This post at Down the Avenue really bothered me. The mere thought that someone would have to pitch a well-known blogger to promote an idea suggests that there is an awful lot of power concentrated in a few bloggers.
That’s not really a big thing – after all they’ve earned it. The subtext was more concerning though. If you don’t pitch your idea well, or they don’t like it or disagree with it, then the idea goes nowhere. The idea dies. Or perhaps they provide a negative view multiplied by their influence. That bothers me.
Renee wasn’t happy with the word pitch either, and I’m dying to know why.
I love Tom Peters’ stuff. It is always entertaining and informative, but sometimes it fails to mirror reality. His current rant “CEOs Are Idiots19” comes to mind.
Companies don’t seem about to stop hiring MBAs.
I’ve worked for plenty of companies, and I’ve yet to see one that wants to hire deviants or freaks – they are difficult to manage. Most companies want more of the same generic people who do their work and don’t rock the boat.
I’m definitely a radical and it has merely gotten me restructured – often. It’s my real world experience that many companies do not want to be pushed out of their comfort zone.
Tom Peters is the business guru, so he can certainly say this stuff, and there are probably lots of C-level execs who nod in violent agreement. For instance, David Ogilvy says:
Our business needs a massive transfusion of talent, and talent, I believe, is most likely to be found among non-conformists, dissenters and rebels.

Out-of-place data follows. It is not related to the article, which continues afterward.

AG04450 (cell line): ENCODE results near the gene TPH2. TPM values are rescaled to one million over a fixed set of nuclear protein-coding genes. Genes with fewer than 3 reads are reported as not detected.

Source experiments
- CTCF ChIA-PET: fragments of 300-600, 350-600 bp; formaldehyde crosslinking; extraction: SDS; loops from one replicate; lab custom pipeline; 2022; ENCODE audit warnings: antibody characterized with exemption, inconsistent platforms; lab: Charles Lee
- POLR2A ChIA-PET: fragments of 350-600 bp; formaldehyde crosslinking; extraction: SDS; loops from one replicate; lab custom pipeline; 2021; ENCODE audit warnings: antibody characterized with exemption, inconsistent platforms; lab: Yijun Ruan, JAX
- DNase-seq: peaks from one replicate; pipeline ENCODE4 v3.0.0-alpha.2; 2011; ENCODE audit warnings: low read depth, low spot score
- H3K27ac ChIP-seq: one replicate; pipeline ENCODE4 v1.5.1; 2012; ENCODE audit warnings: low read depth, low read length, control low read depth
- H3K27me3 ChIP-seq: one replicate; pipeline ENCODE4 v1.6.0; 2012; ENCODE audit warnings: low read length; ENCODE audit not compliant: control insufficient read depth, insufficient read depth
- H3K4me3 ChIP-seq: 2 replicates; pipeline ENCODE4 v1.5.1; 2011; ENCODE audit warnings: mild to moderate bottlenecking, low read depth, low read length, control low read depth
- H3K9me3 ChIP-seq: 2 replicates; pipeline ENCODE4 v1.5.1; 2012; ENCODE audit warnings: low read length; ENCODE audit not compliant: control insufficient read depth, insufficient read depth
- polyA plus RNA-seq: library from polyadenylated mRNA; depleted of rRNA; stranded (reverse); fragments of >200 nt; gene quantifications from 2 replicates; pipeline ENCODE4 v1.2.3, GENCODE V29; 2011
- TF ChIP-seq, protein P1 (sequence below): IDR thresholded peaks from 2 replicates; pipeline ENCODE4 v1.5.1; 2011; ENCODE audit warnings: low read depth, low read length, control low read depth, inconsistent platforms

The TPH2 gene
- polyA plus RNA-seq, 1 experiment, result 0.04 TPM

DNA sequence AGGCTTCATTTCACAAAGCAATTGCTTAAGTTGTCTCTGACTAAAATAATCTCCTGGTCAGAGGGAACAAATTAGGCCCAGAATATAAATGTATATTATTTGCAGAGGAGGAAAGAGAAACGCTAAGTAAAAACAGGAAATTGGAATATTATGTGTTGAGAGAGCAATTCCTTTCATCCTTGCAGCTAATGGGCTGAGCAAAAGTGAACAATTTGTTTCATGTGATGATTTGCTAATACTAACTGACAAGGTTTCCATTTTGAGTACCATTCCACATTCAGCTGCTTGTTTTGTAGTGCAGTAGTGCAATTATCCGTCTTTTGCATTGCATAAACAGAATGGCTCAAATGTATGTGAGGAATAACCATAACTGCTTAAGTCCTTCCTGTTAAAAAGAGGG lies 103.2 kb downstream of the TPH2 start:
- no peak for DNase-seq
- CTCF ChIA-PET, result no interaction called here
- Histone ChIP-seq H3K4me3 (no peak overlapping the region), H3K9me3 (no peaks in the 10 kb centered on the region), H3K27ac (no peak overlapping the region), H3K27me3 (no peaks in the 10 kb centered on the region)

Is he hiring engineers? Mathematicians? Bloggers? Or more advertising people? Does he have a Chief Geek Officer?
By the way Tom on the subject of DESIGN!, this is the web, so why did I have to download a PowerPoint?
Cory Doctorow also asks why newspapers insist on charging for yesterday’s news. I commented on the same thing the other day, though Cory goes into a bit more detail, also bringing up the possibility that agreements with Lexis-Nexis may be the root of the problem.
Russ Beattie says:
“Imagine what will happen when corporations realize how important it is for their workforce to have mobile phones, and how much they will benefit from those people have access 24/7 to their back end infrastructure via mobile data services.”
I’ve mentioned my current company, Redknee, before. On their first day every employee is given a mobile phone and a laptop. We do not have office voice mail; after four rings the phone is forward to the mobile, where we do have voice mail. So I am truly mobile and reachable, seeming to be in my office at all times, even if I’m in a meeting or even at home.
To be fair, we create software for mobile infrastructure, so we probably get the value clearly, and we are our own beneficiaries as well, but it is far more forward thinking than anyplace else I’ve seen.
Several people have Blackberries as well, where it makes sense. What I found odd is that people with Blackberries also have cell phones because the cost of the combined voice and data plans were outrageous compared to the deals available for voice and data separately.
A key issue in the way of enterprise mobility is the desire of the carriers to wring every last nickel out of all of their customers, without being able to see the potential returns if large companies provided every employee with a cell phone. It’s even worse in Canada, where every service such as voice mail or call display is an additional charge, and there is a extra $7 service charge per phone. Plus tax of course.
As well, the truth is that not every employee really needs 24 hour email access or a data-connected mobile device given the current cost structure.